By Whitney Webb
After the UK voted to leave the European Union in June, populist movements throughout the Eurozone have gained popularity. Though no other European countries are set to vote on leaving the EU, the strength of populism threatens the passage of an Italian constitutional referendum set to take place this upcoming Sunday, December 4th.
The December referendum, championed by current Prime Minister, Matteo Renzi, seeks to greatly reduce the power of the nation’s Senate as well as its regional governments, making the executive branch significantly more powerful. Renzi has staked his position on Prime Minister on the referendum’s outcome, vowing to resign if the referendum fails.
However, Renzi is not the only one who could suffer if the referendum fails. Not one, but eight of Italy’s largest banks “may fail” if Italians vote against the measure, according to senior bankers who spoke to the Financial Times. Many of Italy’s largest banks have been in crisis for quite some time and largely considered to be completely insolvent as Italian banks, overall, hold €360 billion in bad debt yet only have €225 billion of equity. Renzi’s hands have been tied regarding how to address the crisis thanks to new EU banking regulations and has since championed a “free market” solution, which unfortunately has proven near impossible due to the magnitude and prevalence of bad debt among Italian banks.
The only solution available to Italy under the EU’s new rules is a “bail-in.” A “bail-in” is different than a “bail-out” in the sense that the money of bank account holders (i.e. regular people) bear the burden of financially supporting collapsing banks, whereas this financial support comes from governments or international institutions such as the IMF in the case of a “bail-out.” If the Italian referendum next week fails, a bail-in will be the only solution available if Renzi is forced to step down. With 80% of all of its “bail-inable” money held by savers and pensioners, a “bail-in” will lead to massive social unrest throughout Italy as a majority of citizens wake up to find their savings and bank accounts drained in order to prop up the nation’s big banks.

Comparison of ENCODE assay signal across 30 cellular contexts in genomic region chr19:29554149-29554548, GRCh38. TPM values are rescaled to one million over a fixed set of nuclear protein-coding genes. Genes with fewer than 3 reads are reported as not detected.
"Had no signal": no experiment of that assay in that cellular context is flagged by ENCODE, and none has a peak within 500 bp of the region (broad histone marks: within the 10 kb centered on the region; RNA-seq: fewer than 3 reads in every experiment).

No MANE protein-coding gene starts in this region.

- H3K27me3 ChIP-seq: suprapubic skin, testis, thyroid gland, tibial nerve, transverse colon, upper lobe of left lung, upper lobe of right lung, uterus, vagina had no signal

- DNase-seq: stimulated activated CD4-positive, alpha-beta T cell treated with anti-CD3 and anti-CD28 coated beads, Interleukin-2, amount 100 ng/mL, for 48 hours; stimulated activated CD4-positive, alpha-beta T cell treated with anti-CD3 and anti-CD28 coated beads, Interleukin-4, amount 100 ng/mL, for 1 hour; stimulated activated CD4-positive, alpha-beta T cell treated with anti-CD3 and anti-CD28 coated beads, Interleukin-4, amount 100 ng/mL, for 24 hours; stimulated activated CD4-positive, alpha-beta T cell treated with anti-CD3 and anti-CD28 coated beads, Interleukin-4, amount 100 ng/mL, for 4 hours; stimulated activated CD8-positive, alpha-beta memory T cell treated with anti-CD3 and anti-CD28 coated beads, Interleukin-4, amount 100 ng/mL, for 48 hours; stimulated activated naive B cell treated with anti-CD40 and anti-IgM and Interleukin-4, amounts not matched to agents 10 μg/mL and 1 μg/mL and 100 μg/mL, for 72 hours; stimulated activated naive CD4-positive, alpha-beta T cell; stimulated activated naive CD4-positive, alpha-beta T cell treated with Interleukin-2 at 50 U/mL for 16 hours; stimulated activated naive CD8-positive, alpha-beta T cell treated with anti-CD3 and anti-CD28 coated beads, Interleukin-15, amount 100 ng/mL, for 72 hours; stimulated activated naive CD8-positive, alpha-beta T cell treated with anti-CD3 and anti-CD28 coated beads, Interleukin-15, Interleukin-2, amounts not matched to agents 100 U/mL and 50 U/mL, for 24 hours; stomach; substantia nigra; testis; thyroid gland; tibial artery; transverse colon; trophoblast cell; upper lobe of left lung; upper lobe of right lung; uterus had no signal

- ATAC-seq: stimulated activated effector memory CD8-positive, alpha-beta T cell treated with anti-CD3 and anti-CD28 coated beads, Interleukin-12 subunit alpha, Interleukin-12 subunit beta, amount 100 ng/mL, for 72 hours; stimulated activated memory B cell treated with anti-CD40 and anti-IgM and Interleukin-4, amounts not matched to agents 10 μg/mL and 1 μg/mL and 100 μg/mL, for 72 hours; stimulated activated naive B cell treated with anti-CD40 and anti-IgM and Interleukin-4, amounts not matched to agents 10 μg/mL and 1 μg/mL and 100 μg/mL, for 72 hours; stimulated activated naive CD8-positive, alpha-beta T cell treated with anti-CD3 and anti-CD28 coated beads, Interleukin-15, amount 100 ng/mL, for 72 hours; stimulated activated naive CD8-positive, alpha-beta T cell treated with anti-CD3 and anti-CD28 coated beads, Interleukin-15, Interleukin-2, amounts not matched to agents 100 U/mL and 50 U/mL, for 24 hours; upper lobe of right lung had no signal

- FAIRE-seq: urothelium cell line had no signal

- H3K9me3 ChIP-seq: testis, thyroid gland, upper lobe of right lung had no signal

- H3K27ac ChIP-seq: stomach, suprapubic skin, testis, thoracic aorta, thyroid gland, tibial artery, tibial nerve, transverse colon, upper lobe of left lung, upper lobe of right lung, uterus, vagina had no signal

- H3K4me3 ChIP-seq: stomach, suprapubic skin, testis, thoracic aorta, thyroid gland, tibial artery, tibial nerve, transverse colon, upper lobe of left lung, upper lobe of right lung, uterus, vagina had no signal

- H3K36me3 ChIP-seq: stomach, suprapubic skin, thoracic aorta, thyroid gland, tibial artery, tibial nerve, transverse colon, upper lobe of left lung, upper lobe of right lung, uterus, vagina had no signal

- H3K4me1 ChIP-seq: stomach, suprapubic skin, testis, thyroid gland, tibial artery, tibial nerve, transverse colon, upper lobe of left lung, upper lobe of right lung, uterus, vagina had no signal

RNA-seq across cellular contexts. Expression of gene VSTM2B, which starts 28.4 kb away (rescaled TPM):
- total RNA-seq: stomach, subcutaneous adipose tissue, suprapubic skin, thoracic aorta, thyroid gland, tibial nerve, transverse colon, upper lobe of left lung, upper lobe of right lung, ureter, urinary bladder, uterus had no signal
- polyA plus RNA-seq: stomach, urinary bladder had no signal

As a result, fear has shot through the Italian banking sector, causing Italian bond risk to spike. However, the uncertainty of Italian banks is not a localized phenomenon, European banking stocks have now erased of all their gains following a jump in stock prices after the US presidential election. Investors are also pulling their money out of Italy in record numbers, which is also a bad sign.
As the many other European banks are already in crisis, particularly the massive Deutsche bank, Italian banks could be the first domino to fall with potentially global consequences. Though the economic doom and gloom that preceded a successful “Brexit” and a Trump victory never materialized, Italy is already in a massive banking crisis – only one shock to the system, no matter how small, could bring eight or more of its banks crashing down.
With polls showing that a “no” vote is the most likely outcome, the next few weeks could ignite a crisis felt throughout the Eurozone and, perhaps, the world.
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